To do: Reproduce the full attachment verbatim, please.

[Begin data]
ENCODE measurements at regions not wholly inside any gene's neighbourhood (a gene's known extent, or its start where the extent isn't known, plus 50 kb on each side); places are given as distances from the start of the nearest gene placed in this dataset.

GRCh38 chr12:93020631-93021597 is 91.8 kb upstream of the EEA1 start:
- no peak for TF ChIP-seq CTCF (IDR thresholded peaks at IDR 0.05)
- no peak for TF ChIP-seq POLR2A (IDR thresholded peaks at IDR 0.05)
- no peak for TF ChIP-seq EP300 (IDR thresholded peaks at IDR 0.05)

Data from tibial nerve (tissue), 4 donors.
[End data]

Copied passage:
ENCODE measurements at regions not wholly inside any gene's neighbourhood (a gene's known extent, or its start where the extent isn't known, plus 50 kb on each side); places are given as distances from the start of the nearest gene placed in this dataset.

GRCh38 chr12:93020631-93021597 is 91.8 kb upstream of the EEA1 start:
- no peak for TF ChIP-seq CTCF (IDR thresholded peaks at IDR 0.05)
- no peak for TF ChIP-seq POLR2A (IDR thresholded peaks at IDR 0.05)
- no peak for TF ChIP-seq EP300 (IDR thresholded peaks at IDR 0.05)

Data from tibial nerve (tissue), 4 donors.